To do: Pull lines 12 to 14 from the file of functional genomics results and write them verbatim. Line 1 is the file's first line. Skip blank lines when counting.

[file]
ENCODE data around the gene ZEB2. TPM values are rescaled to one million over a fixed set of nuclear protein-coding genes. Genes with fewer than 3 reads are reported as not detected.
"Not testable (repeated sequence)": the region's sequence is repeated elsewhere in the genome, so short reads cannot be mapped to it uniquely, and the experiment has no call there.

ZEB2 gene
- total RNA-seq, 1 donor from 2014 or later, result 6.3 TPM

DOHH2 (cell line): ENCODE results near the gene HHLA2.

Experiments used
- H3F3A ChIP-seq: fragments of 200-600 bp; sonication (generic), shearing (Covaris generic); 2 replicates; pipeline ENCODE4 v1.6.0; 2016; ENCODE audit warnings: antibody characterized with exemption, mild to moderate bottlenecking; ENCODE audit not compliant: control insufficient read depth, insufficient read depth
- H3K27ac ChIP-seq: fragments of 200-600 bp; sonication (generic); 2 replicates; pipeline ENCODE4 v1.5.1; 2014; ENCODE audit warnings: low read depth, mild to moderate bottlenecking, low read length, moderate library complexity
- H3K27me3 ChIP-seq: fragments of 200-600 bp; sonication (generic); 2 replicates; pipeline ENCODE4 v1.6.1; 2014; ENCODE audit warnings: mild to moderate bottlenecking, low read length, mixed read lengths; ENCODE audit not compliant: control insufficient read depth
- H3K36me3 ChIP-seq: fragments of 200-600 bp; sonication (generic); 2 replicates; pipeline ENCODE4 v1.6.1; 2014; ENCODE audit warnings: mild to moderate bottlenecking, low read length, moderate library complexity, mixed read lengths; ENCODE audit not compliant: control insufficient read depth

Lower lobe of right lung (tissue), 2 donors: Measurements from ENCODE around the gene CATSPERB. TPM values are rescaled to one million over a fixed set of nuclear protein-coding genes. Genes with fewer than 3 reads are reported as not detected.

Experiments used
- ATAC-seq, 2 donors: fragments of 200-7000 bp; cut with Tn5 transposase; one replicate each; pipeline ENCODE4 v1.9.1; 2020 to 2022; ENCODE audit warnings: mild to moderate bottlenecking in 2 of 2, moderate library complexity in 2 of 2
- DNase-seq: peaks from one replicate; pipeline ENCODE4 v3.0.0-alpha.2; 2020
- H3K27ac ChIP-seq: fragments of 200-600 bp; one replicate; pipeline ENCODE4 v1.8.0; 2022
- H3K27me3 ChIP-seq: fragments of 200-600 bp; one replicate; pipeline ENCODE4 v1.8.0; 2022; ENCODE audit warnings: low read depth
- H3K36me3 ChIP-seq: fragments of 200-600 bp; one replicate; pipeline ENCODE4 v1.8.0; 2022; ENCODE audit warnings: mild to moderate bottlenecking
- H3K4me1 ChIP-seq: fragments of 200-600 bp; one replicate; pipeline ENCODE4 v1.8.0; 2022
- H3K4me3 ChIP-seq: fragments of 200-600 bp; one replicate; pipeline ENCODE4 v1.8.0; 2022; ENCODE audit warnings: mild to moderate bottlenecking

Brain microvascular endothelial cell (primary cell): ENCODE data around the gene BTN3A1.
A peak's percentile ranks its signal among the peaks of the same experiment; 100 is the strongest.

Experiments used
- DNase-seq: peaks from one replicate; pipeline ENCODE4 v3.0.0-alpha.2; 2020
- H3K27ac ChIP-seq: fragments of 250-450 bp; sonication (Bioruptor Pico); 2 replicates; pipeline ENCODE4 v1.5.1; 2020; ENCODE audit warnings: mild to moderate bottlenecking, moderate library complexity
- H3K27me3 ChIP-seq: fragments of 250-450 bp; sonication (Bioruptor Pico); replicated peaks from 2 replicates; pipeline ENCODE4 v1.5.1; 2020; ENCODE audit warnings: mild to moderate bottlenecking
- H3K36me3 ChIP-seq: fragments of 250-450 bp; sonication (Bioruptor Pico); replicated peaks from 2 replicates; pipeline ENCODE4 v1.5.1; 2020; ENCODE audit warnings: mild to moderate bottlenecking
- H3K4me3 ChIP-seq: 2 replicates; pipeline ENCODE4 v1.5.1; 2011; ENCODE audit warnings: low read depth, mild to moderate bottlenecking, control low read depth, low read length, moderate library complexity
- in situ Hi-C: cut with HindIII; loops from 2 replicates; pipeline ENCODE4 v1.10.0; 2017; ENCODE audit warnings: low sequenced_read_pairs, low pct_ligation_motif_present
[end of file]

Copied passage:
Experiments used
- ATAC-seq, 2 donors: fragments of 200-7000 bp; cut with Tn5 transposase; one replicate each; pipeline ENCODE4 v1.9.1; 2020 to 2022; ENCODE audit warnings: mild to moderate bottlenecking in 2 of 2, moderate library complexity in 2 of 2
- DNase-seq: peaks from one replicate; pipeline ENCODE4 v3.0.0-alpha.2; 2020